Or maybe since you’ve obtained them you’ve just been coasting, and in that case it’s time to create new ones. But it’s easy to fall into a rut and that’s where many people feel like they’ve lost themselves.

It’s crazy to sit back and think, “damn I did everything I said I would – we have the house, the career, the kids,” whatever it was that you dared to dream together. Maintaining the career, the kids, the house then becomes very routine, and you lose touch with each other – at least that’s what I hear more times than not.

Monotony has a way of killing that spark that leads to dreaming and deep conversations.

Assess your relationship today. You might be having difficulty communicating, but what’s under that? Is there just nothing to talk about aside from the logistics? That’s a mundane and frustrating place to be.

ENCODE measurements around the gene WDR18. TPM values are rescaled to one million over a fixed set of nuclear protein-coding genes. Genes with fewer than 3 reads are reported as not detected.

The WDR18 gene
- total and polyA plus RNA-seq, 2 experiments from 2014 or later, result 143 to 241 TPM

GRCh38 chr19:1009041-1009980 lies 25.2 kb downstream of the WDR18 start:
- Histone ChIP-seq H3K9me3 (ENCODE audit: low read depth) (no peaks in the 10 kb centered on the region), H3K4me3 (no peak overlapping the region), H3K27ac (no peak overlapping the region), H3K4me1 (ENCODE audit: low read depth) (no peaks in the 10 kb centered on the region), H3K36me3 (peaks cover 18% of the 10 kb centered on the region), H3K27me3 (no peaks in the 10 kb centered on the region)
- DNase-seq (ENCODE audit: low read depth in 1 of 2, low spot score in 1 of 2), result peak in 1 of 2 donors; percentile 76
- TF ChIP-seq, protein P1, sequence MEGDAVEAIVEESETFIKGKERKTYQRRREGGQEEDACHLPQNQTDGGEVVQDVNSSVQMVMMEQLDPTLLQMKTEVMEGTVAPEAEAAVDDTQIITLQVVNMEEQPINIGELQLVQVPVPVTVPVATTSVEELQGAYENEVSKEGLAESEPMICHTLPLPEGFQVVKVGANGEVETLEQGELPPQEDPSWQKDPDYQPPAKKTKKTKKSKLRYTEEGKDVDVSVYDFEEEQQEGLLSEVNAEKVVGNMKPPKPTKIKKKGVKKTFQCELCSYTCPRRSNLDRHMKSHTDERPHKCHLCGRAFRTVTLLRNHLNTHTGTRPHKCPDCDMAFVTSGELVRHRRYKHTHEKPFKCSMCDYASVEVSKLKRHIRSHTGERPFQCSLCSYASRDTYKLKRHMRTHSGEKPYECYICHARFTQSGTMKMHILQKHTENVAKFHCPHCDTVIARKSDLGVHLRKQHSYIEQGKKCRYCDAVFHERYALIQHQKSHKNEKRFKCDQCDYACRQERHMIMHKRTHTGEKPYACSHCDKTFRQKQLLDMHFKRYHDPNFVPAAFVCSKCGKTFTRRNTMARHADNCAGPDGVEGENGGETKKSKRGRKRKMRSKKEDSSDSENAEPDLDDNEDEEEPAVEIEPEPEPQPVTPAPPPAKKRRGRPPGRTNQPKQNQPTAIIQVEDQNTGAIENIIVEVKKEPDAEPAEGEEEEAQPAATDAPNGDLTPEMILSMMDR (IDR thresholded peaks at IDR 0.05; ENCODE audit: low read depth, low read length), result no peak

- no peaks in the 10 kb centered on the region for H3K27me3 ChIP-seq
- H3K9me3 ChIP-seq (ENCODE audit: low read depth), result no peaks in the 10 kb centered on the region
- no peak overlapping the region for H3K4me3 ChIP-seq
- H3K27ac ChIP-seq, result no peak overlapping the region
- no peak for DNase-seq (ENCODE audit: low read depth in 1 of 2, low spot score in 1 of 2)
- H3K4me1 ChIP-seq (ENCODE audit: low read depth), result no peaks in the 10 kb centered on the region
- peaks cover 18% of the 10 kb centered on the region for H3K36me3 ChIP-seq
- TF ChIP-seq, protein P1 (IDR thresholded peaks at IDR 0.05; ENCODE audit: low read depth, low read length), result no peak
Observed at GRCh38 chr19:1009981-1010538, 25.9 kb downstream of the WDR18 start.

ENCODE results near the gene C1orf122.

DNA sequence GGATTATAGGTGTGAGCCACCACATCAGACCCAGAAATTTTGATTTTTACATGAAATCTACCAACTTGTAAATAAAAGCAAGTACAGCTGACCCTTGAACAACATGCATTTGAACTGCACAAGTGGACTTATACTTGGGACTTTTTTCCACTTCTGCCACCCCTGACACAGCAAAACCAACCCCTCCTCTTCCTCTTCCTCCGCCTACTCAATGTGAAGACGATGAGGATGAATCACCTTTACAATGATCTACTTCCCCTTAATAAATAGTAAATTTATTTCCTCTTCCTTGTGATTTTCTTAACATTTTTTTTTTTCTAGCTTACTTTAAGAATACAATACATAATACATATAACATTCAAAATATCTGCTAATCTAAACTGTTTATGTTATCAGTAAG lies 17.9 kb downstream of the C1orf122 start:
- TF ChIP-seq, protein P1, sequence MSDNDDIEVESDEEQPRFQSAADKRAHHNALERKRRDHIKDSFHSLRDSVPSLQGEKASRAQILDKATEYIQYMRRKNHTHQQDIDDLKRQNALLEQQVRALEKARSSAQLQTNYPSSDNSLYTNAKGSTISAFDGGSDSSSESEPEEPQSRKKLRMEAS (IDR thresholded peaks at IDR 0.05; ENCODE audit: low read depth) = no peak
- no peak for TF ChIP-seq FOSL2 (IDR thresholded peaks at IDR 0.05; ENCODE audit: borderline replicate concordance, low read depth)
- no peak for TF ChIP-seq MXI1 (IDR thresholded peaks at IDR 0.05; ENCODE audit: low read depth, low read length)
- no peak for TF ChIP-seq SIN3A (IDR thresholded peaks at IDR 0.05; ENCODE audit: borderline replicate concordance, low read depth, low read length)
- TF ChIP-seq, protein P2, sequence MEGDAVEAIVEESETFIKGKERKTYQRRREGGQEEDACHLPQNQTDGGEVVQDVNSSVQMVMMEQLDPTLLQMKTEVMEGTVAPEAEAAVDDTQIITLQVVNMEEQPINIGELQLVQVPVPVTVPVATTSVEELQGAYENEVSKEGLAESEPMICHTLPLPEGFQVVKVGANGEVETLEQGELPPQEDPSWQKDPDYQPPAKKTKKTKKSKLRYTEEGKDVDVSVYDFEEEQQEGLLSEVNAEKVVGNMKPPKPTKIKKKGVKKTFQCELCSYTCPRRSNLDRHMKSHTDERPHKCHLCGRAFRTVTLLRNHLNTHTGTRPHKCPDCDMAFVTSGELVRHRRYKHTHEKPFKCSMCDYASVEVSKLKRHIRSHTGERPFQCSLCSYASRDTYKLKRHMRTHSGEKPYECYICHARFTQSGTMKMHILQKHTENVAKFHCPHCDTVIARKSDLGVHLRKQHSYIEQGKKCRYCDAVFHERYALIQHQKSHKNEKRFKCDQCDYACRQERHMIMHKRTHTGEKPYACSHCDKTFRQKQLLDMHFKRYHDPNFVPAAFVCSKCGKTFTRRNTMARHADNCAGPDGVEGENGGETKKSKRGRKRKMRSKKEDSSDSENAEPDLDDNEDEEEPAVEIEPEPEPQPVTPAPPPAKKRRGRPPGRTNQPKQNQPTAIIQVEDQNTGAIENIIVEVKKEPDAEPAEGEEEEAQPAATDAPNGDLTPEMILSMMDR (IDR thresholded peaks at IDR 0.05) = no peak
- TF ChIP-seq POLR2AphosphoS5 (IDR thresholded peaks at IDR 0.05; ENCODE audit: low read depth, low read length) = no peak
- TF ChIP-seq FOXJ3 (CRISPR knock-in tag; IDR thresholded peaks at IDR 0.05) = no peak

If you’re raising your hand and feeling like you’re in that camp you’re so not alone! It happens in even the best of relationships. So of course I’m going to challenge you to start dreaming again, and start sharing those dreams with your partner.

But in order to get that part of you back you have to change things up.

What did you once love that you’ve just stopped doing? Did you play on a sports team? Did you get your creative juices flowing on canvas? Was the gym once your retreat? Think about what used to make you feel like you, and then make time to get back to it.

Time might be short, and maintaining your life might seem like it sucks all of your energy, but I guarantee that if you don’t overthink it, and just get back on that horse you’ll see how that benefits you and your ability to show up for your partner. After a while you’ll get back your ability to dream and share those dreams like you once used to.